This gem comes from one of our favorite Scotch houses – Highland Park. Not only is Highland Park 18 one of the most perfect spirits that I have been fortunate enough to taste, the Edrington Group, which owns Highland Park is simply amazing. Long a family enterprise, they fought off multiple hostile takeover attempts by Seagrams in the 1950′s, consolidated their holdings into the Edrington Group, which is owned by the Robertson Family Trust (the family that had long owned the assets that formed the Edrington Group). The goal was to retain control, keep jobs in Scotland and donate money to charity. I have to admit that I have been just a little bit obsessed!
The latest release from Highland Park is the first in a collection of four scotches with a release occurring every year, starting in 2012. It appears that each release will be named after a Norse god, and the first release is called Thor after the Norse god of thunder and war. Check out the Thor website. One may wonder why a Scotch house is paying homage to Norse gods. I know I asked myself that question. Well, it turns out that Orkney, the island where Highland Park is distilled, is actually as Norse as Scottish. The Vikings moved into Orkney in the 9th century and controlled it until the 15th century when the Scots gained control. In fact, the Vikings used Orkney as a base for raiding Britain, Scotland and other lands, including their brethren in Norway.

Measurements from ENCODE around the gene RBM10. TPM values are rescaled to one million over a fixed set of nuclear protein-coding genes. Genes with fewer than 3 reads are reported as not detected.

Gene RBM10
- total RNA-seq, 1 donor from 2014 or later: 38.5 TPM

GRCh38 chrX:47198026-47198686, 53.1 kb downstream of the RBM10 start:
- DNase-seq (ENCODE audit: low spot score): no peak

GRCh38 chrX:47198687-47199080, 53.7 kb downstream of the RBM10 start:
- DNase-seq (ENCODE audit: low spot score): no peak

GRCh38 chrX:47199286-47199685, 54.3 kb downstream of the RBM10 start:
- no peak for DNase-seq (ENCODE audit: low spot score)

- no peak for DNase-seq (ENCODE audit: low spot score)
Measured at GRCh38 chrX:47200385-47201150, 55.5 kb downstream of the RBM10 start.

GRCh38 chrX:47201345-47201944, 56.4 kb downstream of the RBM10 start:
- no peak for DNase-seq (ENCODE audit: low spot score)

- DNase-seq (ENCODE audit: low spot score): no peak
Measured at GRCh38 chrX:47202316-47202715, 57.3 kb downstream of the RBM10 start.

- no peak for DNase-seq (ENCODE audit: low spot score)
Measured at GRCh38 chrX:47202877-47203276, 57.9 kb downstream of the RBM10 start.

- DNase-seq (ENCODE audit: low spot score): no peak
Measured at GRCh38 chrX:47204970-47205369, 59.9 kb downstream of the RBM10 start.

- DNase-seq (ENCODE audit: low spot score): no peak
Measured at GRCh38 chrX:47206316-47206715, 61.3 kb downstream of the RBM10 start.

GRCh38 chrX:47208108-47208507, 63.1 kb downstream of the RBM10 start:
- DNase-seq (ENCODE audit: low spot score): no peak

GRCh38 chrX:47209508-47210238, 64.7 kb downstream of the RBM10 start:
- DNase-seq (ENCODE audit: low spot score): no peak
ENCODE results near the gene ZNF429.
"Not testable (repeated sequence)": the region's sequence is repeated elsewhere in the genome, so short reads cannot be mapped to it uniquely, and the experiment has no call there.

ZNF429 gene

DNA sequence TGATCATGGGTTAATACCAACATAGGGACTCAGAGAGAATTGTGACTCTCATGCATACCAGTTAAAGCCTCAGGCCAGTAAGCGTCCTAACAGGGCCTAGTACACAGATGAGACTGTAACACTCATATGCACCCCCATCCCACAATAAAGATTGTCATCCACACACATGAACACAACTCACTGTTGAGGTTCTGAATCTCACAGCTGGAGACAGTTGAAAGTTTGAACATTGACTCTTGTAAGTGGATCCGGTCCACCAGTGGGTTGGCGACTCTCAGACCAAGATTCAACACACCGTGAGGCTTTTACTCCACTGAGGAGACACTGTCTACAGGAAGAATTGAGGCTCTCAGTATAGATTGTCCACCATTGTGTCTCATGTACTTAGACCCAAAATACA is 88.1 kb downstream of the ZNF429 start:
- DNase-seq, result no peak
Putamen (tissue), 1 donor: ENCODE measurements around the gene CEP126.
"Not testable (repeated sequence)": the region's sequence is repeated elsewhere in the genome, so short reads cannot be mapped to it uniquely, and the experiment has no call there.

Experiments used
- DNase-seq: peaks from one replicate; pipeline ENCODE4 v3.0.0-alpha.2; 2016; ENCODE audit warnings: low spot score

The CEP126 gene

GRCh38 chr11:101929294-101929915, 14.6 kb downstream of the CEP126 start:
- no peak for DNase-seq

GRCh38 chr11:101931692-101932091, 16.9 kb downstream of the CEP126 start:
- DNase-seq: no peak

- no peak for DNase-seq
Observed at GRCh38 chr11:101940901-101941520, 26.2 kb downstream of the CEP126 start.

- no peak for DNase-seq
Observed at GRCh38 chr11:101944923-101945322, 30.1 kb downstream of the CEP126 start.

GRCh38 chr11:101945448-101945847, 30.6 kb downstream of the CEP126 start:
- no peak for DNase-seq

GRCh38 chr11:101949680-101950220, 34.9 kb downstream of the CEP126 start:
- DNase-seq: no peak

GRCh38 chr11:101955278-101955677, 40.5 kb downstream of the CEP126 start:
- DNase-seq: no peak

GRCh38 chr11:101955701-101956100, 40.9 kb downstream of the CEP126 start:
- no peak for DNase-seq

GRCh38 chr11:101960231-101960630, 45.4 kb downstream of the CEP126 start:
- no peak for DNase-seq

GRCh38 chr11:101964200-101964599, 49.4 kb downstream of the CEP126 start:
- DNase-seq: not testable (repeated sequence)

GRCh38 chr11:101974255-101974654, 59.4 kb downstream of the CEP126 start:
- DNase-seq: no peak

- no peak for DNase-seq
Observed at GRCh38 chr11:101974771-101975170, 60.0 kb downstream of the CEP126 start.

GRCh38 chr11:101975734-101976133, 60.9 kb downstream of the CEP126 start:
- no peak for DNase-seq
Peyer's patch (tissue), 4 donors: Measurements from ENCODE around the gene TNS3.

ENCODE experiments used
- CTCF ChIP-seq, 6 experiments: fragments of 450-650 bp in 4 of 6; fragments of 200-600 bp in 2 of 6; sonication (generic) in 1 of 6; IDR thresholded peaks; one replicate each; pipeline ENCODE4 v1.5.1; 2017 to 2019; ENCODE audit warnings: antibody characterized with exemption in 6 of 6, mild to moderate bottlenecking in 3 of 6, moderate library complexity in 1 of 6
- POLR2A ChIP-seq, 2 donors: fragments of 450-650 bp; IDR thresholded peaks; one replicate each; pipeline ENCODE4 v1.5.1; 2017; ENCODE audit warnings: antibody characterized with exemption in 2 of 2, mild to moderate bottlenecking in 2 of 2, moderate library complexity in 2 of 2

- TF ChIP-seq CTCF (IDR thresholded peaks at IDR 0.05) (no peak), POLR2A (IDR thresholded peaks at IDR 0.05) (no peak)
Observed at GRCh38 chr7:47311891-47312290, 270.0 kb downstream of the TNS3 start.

Nothing screams Scotland more than Scotch whisky, and the 16 year old scotch used by Highland Park and bottled at cask strength certainly fits that bill. Yet, the packing for Thor couldn’t be more Viking. While hard core Scotch fans may find the packaging hokey, we at DOTW, love it. Seriously, how can you not love a bottle of amazing Scotch whisky nestled in a what appears to be the mast of a viking ship. How awesome! And, luckily for us, the whisky is just as good as the packaging. Here is our tasting note:
Color: Clear, bright, medium amber with thick legs
Aroma: Clean, matured, medium intensity of dried apricot, cooked peaches, sultanas, heather, barley, candied ginger, vanilla, cardamon and peat
Palate: Dry, well integrated but fiery alcohol, medium body, pronounced intensity of cooked peaches, dried apricot, sultants, treacle, heather, barley, candied ginger, vanilla, cardamon, nutmeg, brine and peat. Medium plus to long length with a balanced, complex finish of candied ginger and peat.
Rating: Very good. The scotch was complex with fruit, flower, spice and peat notes and well integrated alcohol. We found this bottling to be more peat intensive and fierier than the Highland Park 18.